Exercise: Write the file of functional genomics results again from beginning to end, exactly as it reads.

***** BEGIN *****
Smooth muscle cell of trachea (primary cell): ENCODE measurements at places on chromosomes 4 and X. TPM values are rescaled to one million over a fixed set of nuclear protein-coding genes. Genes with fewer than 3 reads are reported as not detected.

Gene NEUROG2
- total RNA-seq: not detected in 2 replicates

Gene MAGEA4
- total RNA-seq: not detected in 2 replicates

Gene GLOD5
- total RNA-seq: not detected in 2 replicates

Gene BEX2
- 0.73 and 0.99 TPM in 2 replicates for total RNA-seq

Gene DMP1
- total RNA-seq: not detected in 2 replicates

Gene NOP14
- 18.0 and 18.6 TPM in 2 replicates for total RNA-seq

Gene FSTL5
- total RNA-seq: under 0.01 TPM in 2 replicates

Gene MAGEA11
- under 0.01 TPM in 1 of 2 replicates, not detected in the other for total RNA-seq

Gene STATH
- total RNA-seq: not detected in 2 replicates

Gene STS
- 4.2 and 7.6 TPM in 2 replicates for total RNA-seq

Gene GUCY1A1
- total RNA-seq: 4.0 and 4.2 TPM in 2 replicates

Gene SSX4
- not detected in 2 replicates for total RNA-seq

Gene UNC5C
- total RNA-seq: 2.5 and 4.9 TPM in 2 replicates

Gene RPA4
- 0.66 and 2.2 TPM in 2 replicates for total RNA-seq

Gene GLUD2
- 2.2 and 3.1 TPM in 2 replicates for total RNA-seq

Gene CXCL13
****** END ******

Smooth muscle cell of trachea (primary cell): ENCODE measurements at places on chromosomes 4 and X. TPM values are rescaled to one million over a fixed set of nuclear protein-coding genes. Genes with fewer than 3 reads are reported as not detected.

Gene NEUROG2
- total RNA-seq: not detected in 2 replicates

Gene MAGEA4
- total RNA-seq: not detected in 2 replicates

Gene GLOD5
- total RNA-seq: not detected in 2 replicates

Gene BEX2
- 0.73 and 0.99 TPM in 2 replicates for total RNA-seq

Gene DMP1
- total RNA-seq: not detected in 2 replicates

Gene NOP14
- 18.0 and 18.6 TPM in 2 replicates for total RNA-seq

Gene FSTL5
- total RNA-seq: under 0.01 TPM in 2 replicates

Gene MAGEA11
- under 0.01 TPM in 1 of 2 replicates, not detected in the other for total RNA-seq

Gene STATH
- total RNA-seq: not detected in 2 replicates

Gene STS
- 4.2 and 7.6 TPM in 2 replicates for total RNA-seq

Gene GUCY1A1
- total RNA-seq: 4.0 and 4.2 TPM in 2 replicates

Gene SSX4
- not detected in 2 replicates for total RNA-seq

Gene UNC5C
- total RNA-seq: 2.5 and 4.9 TPM in 2 replicates

Gene RPA4
- 0.66 and 2.2 TPM in 2 replicates for total RNA-seq

Gene GLUD2
- 2.2 and 3.1 TPM in 2 replicates for total RNA-seq

Gene CXCL13